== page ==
In lieu of an abstract, here is a brief excerpt of the content:

  • Pakistan:Hope Amidst Turmoil
  • Rasul Bakhsh Rais (bio)

After enduring a spell of military rule that lasted from 1977 to 1988 under the late General Mohammad Zia ul-Haq, Pakistan has in recent years been making substantial progress toward a reasonably representative form of democracy. Its march down this road, however, has often run into minefields that the military regime laid down in a series of amendments to the Constitution of 1973. Since the latter half of 1979, General Zia had been experimenting with a variety of quasi-democratic modifications of his basically authoritarian regime: staging "partyless" elections, reintroducing a controlled form of civilian government, holding a referendum on his "Islamization" program, and even declaring the official termination of martial law at the end of 1985. The general's death in a mysterious plane crash on 17 August 1988 came less than three months after he had used his power as president to dismiss his own handpicked civilian prime minister, Mohammad Khan Junejo, and dissolve the 237-member National Assembly, the lower house of Pakistan's bicameral Federal Legislature, with a promise of "free, fair, and independent" elections in November.

Twice since Zia's death—first in 1990 and then again in 1993—his successor as president, Ghulam Ishaq Khan, has used the same authority to bring down a government that enjoyed the support of parliament and to force new legislative elections. In a departure from past practice, the army did not react to the ensuing uncertainty by stepping in to assume power. Instead, it remained content on both occasions to act as a major force behind the scenes, lending quiet support to presidential actions.

To understand what is going on in Pakistan today, one must realize [End Page 132] that the problems of transition which the country has been experiencing since 1988 flow as much from the legacy of recent military rule as they do from feudal political traditions and the deficiencies of a civil society that remains seriously underdeveloped. As a rule, the growth of a democratic order depends on the presence of freely competing political parties, the recognized supremacy of representative institutions, the protection of basic civil rights and liberties, and the observance of constitutional norms. Clearly, none of these can flourish under a martial-law regime with little or no popular legitimacy. Indeed, such regimes usually find it necessary to undermine systematically the development of such practices and institutions, often by suspending, distorting, or abrogating constitutions and by suborning or oppressing democratic movements and leaders.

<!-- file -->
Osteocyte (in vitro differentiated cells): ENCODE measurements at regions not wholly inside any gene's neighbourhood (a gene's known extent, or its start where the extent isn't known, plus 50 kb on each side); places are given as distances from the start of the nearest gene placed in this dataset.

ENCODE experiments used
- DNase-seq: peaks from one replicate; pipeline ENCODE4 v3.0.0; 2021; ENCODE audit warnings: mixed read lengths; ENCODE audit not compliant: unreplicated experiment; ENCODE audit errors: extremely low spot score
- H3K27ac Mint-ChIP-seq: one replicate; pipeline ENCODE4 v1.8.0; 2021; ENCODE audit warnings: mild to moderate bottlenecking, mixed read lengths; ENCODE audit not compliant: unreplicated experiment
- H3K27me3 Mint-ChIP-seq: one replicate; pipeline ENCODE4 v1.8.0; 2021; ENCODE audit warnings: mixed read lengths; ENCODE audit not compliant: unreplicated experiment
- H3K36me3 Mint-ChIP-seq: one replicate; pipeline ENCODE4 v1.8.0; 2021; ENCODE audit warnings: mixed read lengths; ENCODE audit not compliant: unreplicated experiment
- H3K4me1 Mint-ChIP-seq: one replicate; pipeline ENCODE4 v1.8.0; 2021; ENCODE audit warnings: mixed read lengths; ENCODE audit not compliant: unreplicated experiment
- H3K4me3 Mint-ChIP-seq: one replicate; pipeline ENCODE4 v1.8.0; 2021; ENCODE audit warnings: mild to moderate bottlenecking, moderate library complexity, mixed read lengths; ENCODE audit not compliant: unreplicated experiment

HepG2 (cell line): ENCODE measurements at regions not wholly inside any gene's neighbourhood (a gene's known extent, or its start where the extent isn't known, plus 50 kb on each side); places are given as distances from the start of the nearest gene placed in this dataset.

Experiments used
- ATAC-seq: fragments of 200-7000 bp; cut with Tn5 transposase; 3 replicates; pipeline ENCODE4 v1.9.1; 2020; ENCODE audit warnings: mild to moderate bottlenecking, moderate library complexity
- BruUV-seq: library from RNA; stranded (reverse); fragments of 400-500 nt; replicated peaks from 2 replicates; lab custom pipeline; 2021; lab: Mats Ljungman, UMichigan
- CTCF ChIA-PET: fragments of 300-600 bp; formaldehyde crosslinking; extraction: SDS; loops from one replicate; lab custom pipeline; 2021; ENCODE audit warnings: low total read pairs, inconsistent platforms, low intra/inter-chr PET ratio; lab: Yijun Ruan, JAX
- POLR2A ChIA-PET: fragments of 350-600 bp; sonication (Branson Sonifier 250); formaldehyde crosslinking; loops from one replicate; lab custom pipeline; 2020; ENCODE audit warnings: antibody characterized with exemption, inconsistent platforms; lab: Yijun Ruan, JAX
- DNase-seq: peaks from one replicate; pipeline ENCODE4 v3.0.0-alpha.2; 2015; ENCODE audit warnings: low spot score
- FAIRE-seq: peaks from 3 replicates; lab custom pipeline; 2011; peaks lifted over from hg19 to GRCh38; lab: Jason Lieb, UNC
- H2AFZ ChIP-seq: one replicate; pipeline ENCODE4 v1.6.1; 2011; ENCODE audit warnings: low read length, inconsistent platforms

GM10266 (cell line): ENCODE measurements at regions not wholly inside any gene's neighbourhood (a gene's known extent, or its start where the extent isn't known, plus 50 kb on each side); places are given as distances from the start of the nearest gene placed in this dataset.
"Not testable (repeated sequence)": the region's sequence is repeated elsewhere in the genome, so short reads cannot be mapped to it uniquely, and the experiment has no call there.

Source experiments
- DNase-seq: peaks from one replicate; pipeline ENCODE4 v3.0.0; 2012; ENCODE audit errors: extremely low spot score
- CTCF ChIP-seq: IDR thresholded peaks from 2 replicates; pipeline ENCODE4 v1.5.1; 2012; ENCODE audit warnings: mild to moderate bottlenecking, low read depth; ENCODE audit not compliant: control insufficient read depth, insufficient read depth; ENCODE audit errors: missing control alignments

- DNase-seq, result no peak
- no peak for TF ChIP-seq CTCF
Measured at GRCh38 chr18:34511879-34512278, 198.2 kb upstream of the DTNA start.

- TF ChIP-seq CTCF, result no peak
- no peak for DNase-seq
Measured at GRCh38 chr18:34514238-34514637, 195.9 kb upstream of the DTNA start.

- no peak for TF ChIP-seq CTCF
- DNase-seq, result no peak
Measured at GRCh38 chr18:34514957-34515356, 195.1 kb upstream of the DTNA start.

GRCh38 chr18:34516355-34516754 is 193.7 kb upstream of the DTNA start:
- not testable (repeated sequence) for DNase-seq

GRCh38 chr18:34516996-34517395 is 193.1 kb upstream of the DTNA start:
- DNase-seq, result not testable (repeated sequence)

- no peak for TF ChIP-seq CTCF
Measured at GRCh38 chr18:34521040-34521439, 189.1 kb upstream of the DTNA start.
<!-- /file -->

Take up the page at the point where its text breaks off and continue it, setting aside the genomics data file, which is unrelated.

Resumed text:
The National Assembly dissolutions of recent years have greatly reinforced the sense that the democratic transition remains highly tenuous and sadly incomplete. The Pakistani president—who holds an office that is conceived of as largely honorary in most other parliamentary forms of government—enjoys the authority to dismiss premiers and send legislators back to the hustings as a result of constitutional amendments that General Zia pushed through in the autumn of 1985, just before the official end of martial law. To a large extent, it is the asymmetry of power between the president and the prime minister that makes the system dysfunctional; this asymmetry is the direct legacy of Zia's authoritarian rule.

In 1947, when the British accepted the partitioning of the subcontinent prefatory to their own withdrawal, Pakistan boasted a level of institutional development similar to India's, and its founders were no less committed to secular democracy and the rule of law than their Indian counterparts. Nevertheless, the new state (carved out of the heavily Muslim but noncontiguous northwest and northeast corners of the old British Raj) suffered a precipitous slide into military-bureaucratic authoritarianism. The country's failure to consolidate a democratic political process was due more to domestic factors than to its precarious security situation. At a minimum, working parliamentary democracy needed disciplined parties, a federal constitution, and a measure of consensus on sensitive issues concerning representation and provincial autonomy.

Unfortunately, the Muslim League—the party that led the struggle for the creation of Pakistan—disintegrated into rival factions. Disputes over how to divide power between the central government and the provinces delayed the drafting and adoption of a constitution for the new republic. These and...

pdf

Additional Information

ISSN
1086-3214
Print ISSN
1045-5736
Pages
pp. 132-143
Launched on MUSE
2008-01-01
Open Access
No
Back To Top

This website uses cookies to ensure you get the best experience on our website. Without cookies your experience may not be seamless.